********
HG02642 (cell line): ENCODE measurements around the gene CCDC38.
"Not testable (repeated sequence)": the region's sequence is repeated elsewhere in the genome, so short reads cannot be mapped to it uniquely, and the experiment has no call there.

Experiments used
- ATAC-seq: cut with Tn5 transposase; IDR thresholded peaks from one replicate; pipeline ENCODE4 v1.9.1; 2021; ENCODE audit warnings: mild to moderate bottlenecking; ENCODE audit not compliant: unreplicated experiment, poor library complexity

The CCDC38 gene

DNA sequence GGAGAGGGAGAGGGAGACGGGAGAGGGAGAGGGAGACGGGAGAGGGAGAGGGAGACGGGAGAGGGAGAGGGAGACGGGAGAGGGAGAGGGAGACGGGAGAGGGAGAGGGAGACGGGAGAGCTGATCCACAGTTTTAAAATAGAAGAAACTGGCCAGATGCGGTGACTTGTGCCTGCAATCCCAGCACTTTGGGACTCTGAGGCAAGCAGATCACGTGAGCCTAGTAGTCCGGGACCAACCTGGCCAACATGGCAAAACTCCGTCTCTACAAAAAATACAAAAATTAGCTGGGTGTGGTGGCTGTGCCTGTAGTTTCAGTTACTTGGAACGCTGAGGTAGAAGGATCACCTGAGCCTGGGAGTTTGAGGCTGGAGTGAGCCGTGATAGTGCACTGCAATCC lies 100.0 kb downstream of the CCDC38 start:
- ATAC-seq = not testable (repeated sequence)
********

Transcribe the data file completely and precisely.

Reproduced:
HG02642 (cell line): ENCODE measurements around the gene CCDC38.
"Not testable (repeated sequence)": the region's sequence is repeated elsewhere in the genome, so short reads cannot be mapped to it uniquely, and the experiment has no call there.

Experiments used
- ATAC-seq: cut with Tn5 transposase; IDR thresholded peaks from one replicate; pipeline ENCODE4 v1.9.1; 2021; ENCODE audit warnings: mild to moderate bottlenecking; ENCODE audit not compliant: unreplicated experiment, poor library complexity

The CCDC38 gene

DNA sequence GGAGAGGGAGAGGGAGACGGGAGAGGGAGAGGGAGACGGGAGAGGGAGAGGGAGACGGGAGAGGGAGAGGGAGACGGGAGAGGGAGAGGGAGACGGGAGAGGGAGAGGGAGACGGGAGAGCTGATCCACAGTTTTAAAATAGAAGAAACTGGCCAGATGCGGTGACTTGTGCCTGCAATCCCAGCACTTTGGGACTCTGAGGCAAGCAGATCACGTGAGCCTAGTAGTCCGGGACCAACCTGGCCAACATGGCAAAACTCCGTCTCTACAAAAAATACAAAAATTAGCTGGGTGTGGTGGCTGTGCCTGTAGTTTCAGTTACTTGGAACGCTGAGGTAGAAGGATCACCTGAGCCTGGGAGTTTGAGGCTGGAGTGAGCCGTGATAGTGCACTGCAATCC lies 100.0 kb downstream of the CCDC38 start:
- ATAC-seq = not testable (repeated sequence)